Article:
"In a state that was cautious about expanding Medicaid long before President Obama’s 2010 health-care law offered billions of dollars in new enticements, the Republican-controlled House of Delegates and Democratic Gov. Terry McAuliffe are locked in a dispute over what government is for. The value judgments embedded in Virginia’s current Medicaid system about who deserves coverage and who doesn’t — pregnant women do, childless adults don’t, for example — would be replaced by a standard set in Washington. That is seen as an unwanted intrusion by some and a welcome reform by others, leaving both camps claiming not to understand where the other is coming from. While shifting demographics helped Democrats sweep all statewide races in November and the state twice voted for Obama, Virginia is experiencing a homegrown version of the divided government that has stymied Washington." Washpost
I started reading the Washington Post when I was 18 and a college freshman in the Commonwealth. I have read it ever since. In all that time what I have seen in the pages of the Post is an unrelenting attack against everything in Virginia that the Post dislikes. The only things the Post seems to like in Virginia are minority populations and the Democratic Party of Virginia.
I should say that I am not particularly opposed to Medicaid expansion in Virginia. I have written that several times, but that fact is irrelevant. The struggle between this governor and the House of Delegates is not about my opinion.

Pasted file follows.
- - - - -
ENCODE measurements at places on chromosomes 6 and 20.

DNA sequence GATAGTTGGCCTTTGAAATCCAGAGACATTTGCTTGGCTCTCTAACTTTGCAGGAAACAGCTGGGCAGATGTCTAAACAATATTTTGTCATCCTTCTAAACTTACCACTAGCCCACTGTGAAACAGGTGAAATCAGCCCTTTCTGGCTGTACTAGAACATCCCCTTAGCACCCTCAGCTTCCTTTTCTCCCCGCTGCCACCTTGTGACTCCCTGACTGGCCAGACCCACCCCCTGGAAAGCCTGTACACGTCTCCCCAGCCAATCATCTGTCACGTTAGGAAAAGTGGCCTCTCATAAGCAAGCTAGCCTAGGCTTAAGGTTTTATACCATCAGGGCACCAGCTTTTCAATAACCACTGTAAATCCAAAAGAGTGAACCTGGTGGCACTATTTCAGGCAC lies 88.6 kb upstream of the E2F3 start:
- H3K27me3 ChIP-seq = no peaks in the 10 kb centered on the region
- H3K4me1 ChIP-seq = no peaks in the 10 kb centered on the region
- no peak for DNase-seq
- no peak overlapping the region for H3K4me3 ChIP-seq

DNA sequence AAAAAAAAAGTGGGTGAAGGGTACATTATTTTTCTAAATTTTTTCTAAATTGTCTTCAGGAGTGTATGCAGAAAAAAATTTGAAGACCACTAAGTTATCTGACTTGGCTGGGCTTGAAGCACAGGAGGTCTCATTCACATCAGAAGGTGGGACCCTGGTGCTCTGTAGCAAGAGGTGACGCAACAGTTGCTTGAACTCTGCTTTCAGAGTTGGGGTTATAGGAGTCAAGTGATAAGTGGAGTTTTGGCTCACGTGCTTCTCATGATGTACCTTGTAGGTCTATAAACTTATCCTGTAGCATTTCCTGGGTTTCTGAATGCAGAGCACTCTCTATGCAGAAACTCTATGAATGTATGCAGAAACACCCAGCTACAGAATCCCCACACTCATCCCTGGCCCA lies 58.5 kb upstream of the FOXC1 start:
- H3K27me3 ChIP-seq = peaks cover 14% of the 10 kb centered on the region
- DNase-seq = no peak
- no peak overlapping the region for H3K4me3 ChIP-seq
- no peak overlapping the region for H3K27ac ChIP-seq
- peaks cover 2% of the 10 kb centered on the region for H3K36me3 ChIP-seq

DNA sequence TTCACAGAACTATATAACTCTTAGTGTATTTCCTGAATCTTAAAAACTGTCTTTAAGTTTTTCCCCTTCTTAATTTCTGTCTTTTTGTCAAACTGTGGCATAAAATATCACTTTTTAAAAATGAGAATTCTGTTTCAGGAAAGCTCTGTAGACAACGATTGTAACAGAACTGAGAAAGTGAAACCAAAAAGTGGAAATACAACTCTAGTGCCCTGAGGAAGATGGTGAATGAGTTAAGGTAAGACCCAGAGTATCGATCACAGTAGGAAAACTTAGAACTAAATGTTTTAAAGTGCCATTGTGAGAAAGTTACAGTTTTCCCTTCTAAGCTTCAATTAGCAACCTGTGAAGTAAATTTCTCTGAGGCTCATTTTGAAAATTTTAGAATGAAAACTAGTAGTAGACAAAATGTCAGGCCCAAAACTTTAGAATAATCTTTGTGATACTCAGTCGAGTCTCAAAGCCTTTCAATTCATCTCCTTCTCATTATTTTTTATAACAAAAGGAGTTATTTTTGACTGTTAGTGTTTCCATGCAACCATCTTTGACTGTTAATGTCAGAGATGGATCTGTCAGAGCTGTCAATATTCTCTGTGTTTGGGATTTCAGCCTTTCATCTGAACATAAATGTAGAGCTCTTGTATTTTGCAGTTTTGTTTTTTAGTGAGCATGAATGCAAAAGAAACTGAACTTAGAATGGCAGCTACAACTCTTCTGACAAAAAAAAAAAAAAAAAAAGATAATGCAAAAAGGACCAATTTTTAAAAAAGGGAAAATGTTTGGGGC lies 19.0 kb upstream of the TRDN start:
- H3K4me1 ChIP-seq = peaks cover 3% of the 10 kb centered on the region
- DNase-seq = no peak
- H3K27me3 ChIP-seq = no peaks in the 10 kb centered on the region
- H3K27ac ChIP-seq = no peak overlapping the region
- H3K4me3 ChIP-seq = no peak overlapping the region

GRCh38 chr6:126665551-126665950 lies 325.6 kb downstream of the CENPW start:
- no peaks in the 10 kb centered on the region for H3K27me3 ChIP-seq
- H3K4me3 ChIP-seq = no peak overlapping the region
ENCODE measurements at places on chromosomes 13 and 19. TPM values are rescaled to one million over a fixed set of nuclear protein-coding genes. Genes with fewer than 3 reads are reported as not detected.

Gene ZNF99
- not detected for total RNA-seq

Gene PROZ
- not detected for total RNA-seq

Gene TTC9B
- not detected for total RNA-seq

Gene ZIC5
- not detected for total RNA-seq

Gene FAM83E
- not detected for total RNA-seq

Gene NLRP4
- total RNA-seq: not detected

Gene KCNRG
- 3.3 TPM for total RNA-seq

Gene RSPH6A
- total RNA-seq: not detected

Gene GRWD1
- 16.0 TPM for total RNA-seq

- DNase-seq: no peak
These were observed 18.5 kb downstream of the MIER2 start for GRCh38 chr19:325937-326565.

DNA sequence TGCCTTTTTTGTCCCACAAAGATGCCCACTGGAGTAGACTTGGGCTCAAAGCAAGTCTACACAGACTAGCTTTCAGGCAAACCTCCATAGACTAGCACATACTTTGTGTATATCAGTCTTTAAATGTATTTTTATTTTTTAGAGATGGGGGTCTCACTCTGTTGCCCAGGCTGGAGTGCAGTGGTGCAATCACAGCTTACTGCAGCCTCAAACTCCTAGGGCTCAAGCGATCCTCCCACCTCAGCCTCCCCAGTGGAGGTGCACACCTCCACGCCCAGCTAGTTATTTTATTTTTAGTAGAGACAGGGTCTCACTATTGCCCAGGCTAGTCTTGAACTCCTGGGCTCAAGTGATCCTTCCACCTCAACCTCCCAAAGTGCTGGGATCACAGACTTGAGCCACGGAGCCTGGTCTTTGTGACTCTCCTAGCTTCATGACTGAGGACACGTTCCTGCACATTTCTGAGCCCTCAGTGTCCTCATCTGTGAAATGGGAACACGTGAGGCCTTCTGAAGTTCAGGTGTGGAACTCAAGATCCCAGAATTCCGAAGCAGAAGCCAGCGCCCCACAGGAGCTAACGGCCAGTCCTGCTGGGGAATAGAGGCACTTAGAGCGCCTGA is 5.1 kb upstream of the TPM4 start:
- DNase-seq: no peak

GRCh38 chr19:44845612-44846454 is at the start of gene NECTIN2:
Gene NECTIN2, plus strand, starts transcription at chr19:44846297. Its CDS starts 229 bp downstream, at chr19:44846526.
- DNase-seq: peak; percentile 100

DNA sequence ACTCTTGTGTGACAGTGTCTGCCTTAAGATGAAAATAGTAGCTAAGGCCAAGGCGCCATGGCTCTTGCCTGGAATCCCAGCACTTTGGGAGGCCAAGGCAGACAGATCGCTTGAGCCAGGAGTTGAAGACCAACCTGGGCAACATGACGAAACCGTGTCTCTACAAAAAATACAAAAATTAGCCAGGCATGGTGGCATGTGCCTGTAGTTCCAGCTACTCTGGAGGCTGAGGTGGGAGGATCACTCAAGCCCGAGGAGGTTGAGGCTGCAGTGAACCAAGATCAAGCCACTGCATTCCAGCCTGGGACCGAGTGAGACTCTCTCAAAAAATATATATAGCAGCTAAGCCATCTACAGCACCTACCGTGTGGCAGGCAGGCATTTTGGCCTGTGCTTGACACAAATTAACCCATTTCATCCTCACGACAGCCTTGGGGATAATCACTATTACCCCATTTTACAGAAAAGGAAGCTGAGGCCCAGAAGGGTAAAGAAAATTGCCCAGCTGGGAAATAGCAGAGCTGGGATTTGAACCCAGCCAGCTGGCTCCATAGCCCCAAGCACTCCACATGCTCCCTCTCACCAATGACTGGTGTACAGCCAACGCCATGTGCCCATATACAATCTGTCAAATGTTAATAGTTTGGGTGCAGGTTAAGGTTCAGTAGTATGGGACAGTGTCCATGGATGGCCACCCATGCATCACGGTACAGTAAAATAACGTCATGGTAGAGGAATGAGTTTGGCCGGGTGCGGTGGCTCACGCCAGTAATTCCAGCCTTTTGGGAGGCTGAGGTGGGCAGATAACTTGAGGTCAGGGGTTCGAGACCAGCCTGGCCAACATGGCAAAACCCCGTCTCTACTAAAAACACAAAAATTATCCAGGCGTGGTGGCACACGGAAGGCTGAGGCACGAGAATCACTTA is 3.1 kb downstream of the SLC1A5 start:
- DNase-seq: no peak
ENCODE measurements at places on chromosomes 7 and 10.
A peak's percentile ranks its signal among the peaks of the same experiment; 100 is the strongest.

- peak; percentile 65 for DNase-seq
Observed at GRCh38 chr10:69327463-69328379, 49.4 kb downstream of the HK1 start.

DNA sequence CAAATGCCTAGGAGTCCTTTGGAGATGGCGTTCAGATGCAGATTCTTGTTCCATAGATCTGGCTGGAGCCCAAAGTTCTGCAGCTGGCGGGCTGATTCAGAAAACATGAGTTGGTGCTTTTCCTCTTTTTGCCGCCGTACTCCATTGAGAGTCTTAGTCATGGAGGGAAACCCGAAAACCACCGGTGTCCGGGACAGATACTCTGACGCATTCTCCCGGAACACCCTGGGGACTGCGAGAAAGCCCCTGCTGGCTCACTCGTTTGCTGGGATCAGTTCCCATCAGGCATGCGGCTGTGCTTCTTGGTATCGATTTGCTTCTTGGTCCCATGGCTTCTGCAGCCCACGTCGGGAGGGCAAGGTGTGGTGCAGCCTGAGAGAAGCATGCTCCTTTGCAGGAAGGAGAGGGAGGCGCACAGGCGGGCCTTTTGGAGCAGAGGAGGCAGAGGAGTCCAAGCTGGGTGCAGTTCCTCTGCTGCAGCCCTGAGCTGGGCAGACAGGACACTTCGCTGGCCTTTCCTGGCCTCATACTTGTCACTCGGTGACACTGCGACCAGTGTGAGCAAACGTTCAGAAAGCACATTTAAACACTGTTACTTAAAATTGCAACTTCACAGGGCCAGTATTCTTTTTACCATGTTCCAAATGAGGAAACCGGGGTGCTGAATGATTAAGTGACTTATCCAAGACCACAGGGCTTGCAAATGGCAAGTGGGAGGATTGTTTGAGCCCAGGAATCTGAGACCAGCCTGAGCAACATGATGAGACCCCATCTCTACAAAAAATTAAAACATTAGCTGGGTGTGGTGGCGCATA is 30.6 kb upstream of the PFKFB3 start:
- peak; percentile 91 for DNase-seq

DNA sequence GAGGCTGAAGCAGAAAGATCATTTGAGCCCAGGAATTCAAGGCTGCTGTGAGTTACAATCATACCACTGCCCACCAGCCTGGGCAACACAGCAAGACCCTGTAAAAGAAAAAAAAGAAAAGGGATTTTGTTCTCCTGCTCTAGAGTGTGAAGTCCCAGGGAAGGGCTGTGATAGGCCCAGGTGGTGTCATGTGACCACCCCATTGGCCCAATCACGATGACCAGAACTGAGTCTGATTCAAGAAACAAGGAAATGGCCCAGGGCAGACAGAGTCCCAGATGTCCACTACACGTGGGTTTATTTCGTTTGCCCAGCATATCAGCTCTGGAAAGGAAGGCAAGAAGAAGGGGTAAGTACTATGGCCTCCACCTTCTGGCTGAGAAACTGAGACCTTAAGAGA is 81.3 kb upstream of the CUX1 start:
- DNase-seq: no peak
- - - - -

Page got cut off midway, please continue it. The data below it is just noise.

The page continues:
The General Assembly has adjourned without passing a budget. The governor says he will recall them for a special session to further consider the budget. McCauliffe tried hard to apply his "sophisticate" "House of Cards" methods in the adjourned session. He found that the "unenlightened," as Senator Patsy Ticer used to call the oh, so polite, and well dressed gentlemen and ladies on the GOP sida of the General Assembly, were unmoved by better liquor in the governor's mansion and persistent arm twisting and threats by McCauliffe and company. In fact, as native Virginians have observed on SST, such tactics probably made victory less likely for McCauliffe and his bully boys.
Now we will have a special session. Why McCauliffe thinks he will have better success is unclear to me. He, as governor, has to run the state government. For that he needs a budget. The two thirds of the House of Delegates who are Republicans come from secure seats in the vast swath across Virginia inhabited by people who would never vote for anyone like McCauliffe. These people will not be deprived of their representation and all the nonsense about demographic change will not change that.
I wrote here that McCauliffe would "break his teeth" over Medicaid expansion. I continue to believe that to be true. IMO the fiscal provisions of the expansion after the first few years are just an excuse for "country party" resistance. This is a political and cultural matter. pl